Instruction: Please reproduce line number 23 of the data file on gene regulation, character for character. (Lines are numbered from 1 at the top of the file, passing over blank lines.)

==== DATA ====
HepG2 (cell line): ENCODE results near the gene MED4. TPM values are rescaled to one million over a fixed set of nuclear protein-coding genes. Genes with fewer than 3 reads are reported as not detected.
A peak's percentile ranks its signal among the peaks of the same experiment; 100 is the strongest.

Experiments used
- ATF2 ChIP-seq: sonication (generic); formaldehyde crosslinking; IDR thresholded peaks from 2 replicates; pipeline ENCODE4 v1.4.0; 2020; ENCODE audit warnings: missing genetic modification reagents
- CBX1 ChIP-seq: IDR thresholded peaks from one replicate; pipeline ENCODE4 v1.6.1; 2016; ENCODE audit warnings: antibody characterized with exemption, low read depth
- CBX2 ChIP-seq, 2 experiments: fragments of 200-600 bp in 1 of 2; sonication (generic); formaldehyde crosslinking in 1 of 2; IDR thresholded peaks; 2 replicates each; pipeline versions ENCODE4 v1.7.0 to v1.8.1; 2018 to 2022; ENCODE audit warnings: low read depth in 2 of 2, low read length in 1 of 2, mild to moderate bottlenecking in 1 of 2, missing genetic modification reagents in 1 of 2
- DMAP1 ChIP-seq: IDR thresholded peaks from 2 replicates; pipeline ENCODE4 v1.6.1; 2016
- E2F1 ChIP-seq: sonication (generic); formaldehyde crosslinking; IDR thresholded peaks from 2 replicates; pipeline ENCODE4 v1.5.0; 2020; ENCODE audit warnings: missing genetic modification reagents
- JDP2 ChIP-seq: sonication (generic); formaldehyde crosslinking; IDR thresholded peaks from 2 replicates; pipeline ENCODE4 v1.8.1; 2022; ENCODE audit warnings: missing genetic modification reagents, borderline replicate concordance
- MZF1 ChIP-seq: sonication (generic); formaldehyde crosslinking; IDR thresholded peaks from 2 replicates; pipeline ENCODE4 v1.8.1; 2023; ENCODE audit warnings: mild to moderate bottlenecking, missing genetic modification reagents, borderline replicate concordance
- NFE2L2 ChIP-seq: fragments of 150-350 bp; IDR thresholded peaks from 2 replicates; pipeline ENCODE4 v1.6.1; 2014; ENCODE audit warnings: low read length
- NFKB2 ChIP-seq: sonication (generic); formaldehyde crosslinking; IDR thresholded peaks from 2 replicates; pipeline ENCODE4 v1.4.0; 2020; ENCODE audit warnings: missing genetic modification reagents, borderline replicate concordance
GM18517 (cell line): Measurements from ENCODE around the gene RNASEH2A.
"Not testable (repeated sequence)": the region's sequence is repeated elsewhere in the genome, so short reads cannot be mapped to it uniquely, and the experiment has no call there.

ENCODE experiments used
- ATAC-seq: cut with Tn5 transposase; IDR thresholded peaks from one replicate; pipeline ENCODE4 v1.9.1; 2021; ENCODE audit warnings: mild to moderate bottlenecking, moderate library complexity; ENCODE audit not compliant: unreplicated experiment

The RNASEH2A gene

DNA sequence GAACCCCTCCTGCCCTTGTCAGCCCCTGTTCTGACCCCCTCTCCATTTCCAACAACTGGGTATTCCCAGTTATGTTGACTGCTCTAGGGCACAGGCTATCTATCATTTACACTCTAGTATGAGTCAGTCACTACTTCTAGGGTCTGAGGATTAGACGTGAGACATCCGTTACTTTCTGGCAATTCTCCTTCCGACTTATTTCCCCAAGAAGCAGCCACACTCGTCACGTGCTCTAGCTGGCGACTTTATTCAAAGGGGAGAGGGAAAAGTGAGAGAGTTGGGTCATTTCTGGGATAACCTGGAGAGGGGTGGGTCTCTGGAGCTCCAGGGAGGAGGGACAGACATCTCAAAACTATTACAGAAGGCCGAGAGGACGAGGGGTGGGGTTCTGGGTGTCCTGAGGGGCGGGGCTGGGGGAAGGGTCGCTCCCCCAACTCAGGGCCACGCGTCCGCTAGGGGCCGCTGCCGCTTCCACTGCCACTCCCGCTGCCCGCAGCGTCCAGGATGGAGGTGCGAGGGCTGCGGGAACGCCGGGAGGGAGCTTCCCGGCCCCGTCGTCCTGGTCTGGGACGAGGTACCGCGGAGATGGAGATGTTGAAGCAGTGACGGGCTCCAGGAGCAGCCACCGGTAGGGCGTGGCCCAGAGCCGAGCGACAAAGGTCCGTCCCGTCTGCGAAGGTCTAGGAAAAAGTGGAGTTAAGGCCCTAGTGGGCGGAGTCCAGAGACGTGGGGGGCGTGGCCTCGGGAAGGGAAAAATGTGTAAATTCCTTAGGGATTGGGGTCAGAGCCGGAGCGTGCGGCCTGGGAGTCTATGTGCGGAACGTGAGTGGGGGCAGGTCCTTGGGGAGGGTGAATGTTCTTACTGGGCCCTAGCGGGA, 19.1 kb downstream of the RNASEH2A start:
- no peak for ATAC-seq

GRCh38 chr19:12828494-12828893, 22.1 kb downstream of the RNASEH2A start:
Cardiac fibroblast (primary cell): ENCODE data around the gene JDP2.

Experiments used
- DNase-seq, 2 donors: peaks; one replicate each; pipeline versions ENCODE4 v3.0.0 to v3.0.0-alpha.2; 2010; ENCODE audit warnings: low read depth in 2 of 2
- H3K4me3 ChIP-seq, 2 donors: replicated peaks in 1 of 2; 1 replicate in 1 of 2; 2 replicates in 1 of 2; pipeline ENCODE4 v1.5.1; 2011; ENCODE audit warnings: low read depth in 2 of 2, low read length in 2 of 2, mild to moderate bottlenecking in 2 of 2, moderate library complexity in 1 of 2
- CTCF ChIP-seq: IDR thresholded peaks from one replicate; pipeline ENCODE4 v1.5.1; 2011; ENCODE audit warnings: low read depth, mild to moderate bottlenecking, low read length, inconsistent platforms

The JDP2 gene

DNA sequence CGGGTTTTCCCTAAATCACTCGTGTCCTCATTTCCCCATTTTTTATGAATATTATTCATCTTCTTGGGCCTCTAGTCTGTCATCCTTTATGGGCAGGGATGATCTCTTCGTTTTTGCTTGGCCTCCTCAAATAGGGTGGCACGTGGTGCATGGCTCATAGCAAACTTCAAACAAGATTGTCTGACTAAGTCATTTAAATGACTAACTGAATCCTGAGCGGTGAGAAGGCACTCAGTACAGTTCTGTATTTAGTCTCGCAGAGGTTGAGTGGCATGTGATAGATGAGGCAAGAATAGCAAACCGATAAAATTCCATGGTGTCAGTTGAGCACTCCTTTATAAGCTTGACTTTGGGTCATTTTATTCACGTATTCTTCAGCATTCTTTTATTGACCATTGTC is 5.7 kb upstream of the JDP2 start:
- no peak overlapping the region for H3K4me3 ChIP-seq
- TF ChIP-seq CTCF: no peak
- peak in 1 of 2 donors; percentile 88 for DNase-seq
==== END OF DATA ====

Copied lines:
- DNase-seq, 2 donors: peaks; one replicate each; pipeline versions ENCODE4 v3.0.0 to v3.0.0-alpha.2; 2010; ENCODE audit warnings: low read depth in 2 of 2